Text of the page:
Man, 28, drives 600 MILES from Washington to get a $20 haircut in California county that has reopened salons ahead of Gov. Newsom's order

An unemployed Washington man drove more 600 miles to get a $20 haircut in a California county after local officials decided to open salons earlier than Governor Gavin Newsom's Phase 2 plan for reopening. 
J Farr, a 28-year-old living in Olympia, Washington, made the arduous journey to Butte House Barber in Sutter County on Tuesday. 
Farr decided to make the trip in his Volkswagen Jetta after a friend from his hometown in Yuba City, California, also shared that he had gotten a haircut there.  
'I immediately started making preparations,' Farr explained to the Los Angeles Times
J Farr, a 28-year-old living in Olympia, Washington, made the arduous journey to Butte House Barber in Sutter County on Tuesday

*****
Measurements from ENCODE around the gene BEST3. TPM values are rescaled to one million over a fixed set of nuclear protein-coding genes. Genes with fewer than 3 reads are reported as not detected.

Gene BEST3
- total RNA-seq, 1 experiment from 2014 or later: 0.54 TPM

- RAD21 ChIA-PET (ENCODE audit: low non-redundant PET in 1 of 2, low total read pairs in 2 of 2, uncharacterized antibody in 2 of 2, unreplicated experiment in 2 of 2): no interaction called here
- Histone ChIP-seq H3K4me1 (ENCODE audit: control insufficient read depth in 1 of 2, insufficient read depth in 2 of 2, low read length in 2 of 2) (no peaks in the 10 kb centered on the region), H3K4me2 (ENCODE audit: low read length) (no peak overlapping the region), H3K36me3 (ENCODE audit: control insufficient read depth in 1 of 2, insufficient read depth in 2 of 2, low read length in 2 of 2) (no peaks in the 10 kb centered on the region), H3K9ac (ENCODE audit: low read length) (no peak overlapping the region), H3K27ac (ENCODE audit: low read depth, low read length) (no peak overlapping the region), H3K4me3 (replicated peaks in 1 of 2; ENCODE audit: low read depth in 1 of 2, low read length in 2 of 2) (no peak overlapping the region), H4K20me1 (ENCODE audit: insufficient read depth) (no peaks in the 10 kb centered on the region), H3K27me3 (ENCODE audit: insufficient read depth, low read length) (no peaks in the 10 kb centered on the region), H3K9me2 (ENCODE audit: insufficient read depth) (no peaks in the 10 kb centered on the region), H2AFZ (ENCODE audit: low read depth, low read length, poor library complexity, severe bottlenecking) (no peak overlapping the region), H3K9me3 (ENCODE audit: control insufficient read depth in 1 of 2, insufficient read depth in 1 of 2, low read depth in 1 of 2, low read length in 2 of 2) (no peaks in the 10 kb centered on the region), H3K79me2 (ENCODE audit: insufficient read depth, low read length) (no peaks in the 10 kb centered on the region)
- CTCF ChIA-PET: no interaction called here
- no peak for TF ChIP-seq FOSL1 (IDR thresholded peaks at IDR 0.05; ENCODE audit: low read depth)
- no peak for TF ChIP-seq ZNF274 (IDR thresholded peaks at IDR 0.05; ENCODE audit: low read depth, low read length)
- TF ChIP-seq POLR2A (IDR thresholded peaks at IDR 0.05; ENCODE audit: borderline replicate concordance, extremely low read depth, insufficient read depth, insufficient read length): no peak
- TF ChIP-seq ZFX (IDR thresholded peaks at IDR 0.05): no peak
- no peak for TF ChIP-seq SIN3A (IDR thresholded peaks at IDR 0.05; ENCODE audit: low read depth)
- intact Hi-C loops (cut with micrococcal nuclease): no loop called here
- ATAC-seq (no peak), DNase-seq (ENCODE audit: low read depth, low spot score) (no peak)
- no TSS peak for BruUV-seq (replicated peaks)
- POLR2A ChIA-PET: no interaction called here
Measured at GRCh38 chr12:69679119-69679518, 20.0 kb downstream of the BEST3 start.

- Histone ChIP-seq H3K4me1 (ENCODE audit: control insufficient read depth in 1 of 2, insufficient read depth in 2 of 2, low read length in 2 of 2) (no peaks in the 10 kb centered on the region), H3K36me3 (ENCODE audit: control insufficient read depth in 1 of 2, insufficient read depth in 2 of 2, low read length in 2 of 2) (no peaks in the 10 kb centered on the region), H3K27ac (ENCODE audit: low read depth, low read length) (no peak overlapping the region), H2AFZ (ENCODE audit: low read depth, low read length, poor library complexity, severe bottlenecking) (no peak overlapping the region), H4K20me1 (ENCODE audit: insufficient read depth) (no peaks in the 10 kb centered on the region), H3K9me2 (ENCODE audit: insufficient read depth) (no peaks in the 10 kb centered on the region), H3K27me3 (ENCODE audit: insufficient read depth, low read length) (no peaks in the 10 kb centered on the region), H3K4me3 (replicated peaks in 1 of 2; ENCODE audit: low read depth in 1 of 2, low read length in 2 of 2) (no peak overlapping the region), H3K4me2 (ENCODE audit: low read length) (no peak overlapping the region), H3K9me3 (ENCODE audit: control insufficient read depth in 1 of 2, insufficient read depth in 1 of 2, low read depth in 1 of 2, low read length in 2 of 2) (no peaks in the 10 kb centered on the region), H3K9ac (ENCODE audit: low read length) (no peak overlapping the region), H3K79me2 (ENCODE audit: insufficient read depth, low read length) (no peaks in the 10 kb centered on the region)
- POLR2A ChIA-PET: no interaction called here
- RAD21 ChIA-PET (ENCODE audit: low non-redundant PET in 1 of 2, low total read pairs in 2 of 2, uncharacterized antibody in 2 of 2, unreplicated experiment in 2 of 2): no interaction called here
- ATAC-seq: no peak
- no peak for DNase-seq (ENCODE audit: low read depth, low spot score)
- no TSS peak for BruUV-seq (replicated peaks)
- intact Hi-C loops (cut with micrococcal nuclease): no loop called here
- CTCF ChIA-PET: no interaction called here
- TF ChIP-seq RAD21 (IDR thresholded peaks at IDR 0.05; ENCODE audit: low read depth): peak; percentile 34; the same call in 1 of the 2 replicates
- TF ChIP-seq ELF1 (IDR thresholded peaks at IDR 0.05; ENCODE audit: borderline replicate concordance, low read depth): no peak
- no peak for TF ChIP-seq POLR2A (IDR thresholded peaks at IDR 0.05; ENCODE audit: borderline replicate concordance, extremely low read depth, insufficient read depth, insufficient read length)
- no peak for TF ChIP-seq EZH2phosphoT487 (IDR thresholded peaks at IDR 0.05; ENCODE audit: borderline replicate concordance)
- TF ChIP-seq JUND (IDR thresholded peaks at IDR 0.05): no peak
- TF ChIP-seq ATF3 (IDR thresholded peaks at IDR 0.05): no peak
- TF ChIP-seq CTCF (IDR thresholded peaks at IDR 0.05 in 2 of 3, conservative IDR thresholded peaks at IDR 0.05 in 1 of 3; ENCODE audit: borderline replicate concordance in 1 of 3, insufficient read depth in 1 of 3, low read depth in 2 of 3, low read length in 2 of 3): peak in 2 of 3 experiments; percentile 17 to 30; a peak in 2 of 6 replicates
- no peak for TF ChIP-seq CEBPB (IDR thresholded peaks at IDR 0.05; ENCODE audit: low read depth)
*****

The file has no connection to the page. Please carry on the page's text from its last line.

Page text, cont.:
J Farr, a 28-year-old living in Olympia, Washington, made the arduous journey to Butte House Barber in Sutter County on Tuesday
'When I got in there it was exactly what I had hoped for,' Farr said (pictured in Feb). 'I've been isolated for the last three months and that's the first time I had that type of social interaction in that period. It's a really good feeling to feel like there's other people in the world who aren't going to sit inside in fear when there's nothing to be afraid of'
'When I got in there it was exactly what I had hoped for,' Farr said (pictured in Feb). 'I've been isolated for the last three months and that's the first time I had that type of social interaction in that period. It's a really good feeling to feel like there's other people in the world who aren't going to sit inside in fear when there's nothing to be afraid of'
Farr, who lost his job as a paint sprayer, considered shaving his own head prior to the cut.  
'When I got in there it was exactly what I had hoped for,' he said. 'I've been isolated for the last three months and that's the first time I had that type of social interaction in that period. It's a really good feeling to feel like there's other people in the world who aren't going to sit inside in fear when there's nothing to be afraid of.'